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Those who fail to socialize die younger, but do people care about that?

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Posted February 7, 2018

We have lot of harmful habits. We smoke, drink alcohol, use drugs, sit too much, forget to exercise, eat unhealthy food and so on. However, the most important thing is that we know that this behaviour is bad for our health. But did you know that lack of social contact can be as harmful as other bad habits? It can even be worse than smoking.

Exercising groups may be a good starting point to build social connections. Image credit: Benson Kua via Wikimedia(CC BY-SA 2.0)

A new research led by University of Queensland revealed that most people don’t know that lack of social integration is harmful for their health. Scientists asked 500 people from the United States and the United Kingdom to tell about their views regarding social connectedness and health. The goal was to find out how these people see the importance of social interaction for one’s life expectancy. Numerous studies have already shown that social interaction is actually one the most important factor determining mortality, but do people know that? The negative effects of lack of social integration are not immediately evident.

This study showed that only 15 % of people correctly assess the importance of social factors on mortality. Professor Alex Haslam, leader of the research, said: “Men, younger participants, and those with a lower level of education were more likely to underestimate the importance of social factors for health, as were people who believed in the importance of authority and convention”. Scientists say that the only possible solution to this situation is education – the harmful effects of smoking were largely popularized by media campaigns and publishing of scientific studies in the popular magazines and newspapers. Researchers would also like to tackle the notion of health as something purely medical and physical, even though in this case social interaction is very much physically important.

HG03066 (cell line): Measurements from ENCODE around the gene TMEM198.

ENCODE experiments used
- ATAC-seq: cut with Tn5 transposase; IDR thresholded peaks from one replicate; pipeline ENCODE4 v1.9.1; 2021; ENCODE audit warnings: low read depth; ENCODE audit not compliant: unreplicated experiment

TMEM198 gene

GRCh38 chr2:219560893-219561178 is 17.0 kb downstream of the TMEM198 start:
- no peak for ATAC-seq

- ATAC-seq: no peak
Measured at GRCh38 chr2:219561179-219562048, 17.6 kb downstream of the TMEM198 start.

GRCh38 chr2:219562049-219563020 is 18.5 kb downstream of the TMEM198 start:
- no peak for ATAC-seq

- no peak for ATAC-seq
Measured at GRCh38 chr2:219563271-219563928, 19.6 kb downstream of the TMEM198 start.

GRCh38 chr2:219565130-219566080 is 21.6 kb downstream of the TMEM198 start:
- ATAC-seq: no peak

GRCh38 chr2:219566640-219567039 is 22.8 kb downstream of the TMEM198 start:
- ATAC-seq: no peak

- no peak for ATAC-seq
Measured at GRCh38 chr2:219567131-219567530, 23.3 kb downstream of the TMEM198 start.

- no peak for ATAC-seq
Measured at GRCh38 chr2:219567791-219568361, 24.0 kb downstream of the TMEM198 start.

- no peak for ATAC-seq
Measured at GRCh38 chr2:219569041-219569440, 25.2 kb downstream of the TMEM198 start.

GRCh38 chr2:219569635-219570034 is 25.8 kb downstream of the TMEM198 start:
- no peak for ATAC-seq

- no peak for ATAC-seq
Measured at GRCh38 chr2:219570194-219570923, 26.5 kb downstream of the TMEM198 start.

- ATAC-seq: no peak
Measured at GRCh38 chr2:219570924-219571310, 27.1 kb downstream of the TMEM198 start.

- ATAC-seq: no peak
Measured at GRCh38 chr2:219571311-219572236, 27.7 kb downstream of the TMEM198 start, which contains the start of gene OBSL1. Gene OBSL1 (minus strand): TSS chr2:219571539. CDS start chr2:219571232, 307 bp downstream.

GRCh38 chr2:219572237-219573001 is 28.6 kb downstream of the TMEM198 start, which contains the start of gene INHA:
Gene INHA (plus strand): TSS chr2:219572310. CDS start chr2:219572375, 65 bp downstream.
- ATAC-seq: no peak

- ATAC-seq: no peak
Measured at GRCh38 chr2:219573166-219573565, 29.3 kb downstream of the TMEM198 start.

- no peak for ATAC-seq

Studies have shown that those people, who are connected to their social environment more, live longer and healthier lives. They are also happier. Loneliness increases the risk of death by 30 %. General practitioners in some countries are already giving their patient’s advices to start living a more social life. A good way to do this is to link yourself to some local organization – volunteering or exercising are always good at building social connections.

Understanding that social relations are important for one’s health is a good first step. However, most people don’t know that and find it difficult to believe when they hear about it. Some information campaigns and GP’s promoting social activities could be a good first step to solving this problem.

 

Source: University of Queensland

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